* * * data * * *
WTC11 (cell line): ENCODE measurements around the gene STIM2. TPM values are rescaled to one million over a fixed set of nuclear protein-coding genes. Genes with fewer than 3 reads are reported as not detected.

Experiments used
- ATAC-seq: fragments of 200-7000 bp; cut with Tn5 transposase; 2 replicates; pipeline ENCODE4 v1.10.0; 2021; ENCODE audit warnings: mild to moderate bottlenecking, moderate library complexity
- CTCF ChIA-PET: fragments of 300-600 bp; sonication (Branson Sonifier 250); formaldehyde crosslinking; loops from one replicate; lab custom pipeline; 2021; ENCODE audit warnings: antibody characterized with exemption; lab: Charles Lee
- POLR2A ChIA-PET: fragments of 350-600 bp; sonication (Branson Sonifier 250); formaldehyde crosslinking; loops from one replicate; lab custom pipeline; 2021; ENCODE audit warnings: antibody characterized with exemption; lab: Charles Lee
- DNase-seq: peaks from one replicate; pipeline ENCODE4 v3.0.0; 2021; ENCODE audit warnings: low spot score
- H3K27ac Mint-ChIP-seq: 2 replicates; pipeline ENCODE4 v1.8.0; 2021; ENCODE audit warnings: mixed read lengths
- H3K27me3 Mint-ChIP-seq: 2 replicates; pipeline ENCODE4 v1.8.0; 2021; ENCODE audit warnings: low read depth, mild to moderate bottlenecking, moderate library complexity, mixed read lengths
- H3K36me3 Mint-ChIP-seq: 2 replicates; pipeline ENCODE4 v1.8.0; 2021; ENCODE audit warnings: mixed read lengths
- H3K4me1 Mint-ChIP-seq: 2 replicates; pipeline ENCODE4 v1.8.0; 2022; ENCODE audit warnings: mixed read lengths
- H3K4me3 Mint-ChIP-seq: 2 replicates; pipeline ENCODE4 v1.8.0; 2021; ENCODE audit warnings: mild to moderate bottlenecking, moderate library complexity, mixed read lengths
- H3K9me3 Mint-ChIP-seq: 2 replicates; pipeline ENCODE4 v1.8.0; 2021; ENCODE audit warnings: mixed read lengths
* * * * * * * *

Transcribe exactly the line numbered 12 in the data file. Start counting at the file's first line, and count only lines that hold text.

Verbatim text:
- H3K9me3 Mint-ChIP-seq: 2 replicates; pipeline ENCODE4 v1.8.0; 2021; ENCODE audit warnings: mixed read lengths